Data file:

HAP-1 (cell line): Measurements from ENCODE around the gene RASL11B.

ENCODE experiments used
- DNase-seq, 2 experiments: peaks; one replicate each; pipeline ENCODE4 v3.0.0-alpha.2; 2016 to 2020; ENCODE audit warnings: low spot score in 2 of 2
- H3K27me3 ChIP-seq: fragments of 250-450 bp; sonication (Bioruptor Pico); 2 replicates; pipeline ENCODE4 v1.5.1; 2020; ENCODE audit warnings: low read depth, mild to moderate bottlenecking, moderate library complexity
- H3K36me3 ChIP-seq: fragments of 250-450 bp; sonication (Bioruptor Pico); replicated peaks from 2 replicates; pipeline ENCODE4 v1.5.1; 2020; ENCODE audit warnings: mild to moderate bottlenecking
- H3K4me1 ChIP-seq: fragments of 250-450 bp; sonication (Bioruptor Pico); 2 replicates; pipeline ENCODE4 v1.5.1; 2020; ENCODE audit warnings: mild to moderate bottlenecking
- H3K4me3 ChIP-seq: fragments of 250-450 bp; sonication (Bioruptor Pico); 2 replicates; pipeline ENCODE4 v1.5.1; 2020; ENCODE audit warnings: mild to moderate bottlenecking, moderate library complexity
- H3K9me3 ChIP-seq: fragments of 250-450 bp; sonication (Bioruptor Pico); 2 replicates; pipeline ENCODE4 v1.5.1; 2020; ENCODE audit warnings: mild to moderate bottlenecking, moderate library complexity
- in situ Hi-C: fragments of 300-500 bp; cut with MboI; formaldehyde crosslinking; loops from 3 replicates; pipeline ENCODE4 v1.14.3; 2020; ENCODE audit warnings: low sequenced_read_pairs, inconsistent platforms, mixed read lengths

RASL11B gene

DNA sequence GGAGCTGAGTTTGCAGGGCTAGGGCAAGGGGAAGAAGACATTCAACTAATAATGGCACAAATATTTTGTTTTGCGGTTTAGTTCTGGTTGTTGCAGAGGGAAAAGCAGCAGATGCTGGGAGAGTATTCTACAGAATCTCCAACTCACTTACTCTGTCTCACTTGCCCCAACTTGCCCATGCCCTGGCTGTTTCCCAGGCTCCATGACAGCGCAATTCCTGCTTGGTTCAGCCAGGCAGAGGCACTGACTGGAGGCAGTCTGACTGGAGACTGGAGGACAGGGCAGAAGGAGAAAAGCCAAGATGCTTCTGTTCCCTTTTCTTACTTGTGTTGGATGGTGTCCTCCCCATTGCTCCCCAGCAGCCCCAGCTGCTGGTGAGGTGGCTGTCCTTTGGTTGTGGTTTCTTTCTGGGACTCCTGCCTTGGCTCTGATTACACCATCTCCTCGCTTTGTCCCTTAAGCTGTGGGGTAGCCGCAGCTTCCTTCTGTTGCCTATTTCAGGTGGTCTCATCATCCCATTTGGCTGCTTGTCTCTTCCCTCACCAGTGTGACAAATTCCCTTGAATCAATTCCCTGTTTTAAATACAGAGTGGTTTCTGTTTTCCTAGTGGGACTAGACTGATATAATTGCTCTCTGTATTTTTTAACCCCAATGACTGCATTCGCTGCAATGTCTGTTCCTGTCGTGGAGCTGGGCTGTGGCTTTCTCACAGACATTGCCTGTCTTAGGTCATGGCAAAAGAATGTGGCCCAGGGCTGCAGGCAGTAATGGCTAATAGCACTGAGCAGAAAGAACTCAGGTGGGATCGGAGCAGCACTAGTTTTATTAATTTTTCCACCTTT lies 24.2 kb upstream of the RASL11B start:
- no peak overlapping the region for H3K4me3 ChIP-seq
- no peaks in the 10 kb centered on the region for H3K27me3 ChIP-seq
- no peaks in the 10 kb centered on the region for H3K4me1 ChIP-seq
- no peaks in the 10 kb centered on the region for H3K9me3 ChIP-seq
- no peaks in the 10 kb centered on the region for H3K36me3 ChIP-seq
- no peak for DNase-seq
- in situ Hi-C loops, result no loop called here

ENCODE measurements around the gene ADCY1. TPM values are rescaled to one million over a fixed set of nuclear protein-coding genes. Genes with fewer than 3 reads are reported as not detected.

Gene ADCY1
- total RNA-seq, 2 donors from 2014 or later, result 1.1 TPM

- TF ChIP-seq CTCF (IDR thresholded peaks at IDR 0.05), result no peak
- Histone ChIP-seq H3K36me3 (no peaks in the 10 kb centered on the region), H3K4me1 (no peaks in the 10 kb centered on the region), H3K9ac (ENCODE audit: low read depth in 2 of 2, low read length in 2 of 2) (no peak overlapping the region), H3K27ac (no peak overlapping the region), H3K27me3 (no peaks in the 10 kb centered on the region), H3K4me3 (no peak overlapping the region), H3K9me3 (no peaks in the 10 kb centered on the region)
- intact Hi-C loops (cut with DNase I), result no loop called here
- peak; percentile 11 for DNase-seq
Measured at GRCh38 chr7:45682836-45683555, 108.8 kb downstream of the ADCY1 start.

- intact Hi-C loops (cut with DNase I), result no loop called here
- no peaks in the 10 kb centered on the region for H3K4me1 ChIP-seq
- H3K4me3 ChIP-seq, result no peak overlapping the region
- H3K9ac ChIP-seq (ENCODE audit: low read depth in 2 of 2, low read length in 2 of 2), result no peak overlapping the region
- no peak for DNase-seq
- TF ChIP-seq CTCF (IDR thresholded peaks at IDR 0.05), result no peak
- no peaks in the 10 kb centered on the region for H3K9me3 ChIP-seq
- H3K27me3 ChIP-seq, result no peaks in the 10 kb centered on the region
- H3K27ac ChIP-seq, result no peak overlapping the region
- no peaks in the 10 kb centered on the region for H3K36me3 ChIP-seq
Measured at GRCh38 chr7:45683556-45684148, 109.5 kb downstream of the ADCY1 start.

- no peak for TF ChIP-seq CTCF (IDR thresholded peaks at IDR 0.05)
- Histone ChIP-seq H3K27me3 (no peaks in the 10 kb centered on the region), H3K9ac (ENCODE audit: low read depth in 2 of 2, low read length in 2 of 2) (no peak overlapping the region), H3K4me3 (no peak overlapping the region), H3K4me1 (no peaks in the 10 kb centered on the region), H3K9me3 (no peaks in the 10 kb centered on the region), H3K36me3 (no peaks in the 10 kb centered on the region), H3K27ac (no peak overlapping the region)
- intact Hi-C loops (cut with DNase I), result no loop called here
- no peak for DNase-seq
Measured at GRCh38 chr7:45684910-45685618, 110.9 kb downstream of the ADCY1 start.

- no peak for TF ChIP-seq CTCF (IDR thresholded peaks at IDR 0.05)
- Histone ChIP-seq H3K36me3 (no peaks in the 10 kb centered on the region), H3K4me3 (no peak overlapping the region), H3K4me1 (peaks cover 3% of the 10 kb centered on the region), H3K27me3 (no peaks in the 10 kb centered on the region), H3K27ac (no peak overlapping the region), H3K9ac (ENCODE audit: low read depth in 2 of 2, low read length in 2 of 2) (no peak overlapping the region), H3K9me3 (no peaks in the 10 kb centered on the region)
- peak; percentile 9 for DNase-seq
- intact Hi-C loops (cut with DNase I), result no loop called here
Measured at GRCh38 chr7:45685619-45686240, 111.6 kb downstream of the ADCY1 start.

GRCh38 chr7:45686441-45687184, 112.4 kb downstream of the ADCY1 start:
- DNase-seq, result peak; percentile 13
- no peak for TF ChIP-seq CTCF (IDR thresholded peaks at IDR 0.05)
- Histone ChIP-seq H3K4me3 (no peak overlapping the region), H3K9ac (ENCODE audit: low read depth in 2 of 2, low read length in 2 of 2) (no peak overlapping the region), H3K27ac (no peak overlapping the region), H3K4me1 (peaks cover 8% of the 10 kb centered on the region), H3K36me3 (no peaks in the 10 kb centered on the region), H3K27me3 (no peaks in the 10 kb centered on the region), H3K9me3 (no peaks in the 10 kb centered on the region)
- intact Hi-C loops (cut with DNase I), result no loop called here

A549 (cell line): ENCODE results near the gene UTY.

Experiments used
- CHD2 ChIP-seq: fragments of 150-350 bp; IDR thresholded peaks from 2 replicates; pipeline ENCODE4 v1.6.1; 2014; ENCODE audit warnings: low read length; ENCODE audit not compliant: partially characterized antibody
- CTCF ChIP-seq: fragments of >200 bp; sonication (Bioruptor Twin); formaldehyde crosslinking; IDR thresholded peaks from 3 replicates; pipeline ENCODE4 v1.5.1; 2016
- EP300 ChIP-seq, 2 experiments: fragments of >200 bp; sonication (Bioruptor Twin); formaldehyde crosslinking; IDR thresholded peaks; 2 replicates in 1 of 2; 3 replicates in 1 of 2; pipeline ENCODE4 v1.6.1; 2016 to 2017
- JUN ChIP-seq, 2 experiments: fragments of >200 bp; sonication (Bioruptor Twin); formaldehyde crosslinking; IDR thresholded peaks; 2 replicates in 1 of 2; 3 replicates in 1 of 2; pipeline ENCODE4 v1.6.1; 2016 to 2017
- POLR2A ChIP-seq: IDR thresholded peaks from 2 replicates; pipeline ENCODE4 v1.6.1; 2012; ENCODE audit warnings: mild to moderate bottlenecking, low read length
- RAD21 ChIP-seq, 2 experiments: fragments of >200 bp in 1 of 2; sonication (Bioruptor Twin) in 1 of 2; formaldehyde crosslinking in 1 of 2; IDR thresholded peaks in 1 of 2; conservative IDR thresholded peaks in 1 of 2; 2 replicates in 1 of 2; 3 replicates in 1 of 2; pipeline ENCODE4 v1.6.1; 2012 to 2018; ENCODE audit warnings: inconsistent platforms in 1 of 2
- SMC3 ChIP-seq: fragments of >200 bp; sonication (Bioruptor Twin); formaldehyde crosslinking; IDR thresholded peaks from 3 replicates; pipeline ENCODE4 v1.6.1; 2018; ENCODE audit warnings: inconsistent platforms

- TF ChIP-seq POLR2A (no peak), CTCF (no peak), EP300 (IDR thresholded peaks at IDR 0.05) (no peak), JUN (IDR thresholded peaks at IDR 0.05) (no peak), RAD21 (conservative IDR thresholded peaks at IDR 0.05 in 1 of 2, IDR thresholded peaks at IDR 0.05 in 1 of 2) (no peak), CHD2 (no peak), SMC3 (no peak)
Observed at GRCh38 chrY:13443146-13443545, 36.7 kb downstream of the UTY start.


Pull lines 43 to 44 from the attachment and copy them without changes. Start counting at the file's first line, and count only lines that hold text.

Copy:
- no peak for TF ChIP-seq CTCF (IDR thresholded peaks at IDR 0.05)
- Histone ChIP-seq H3K36me3 (no peaks in the 10 kb centered on the region), H3K4me3 (no peak overlapping the region), H3K4me1 (peaks cover 3% of the 10 kb centered on the region), H3K27me3 (no peaks in the 10 kb centered on the region), H3K27ac (no peak overlapping the region), H3K9ac (ENCODE audit: low read depth in 2 of 2, low read length in 2 of 2) (no peak overlapping the region), H3K9me3 (no peaks in the 10 kb centered on the region)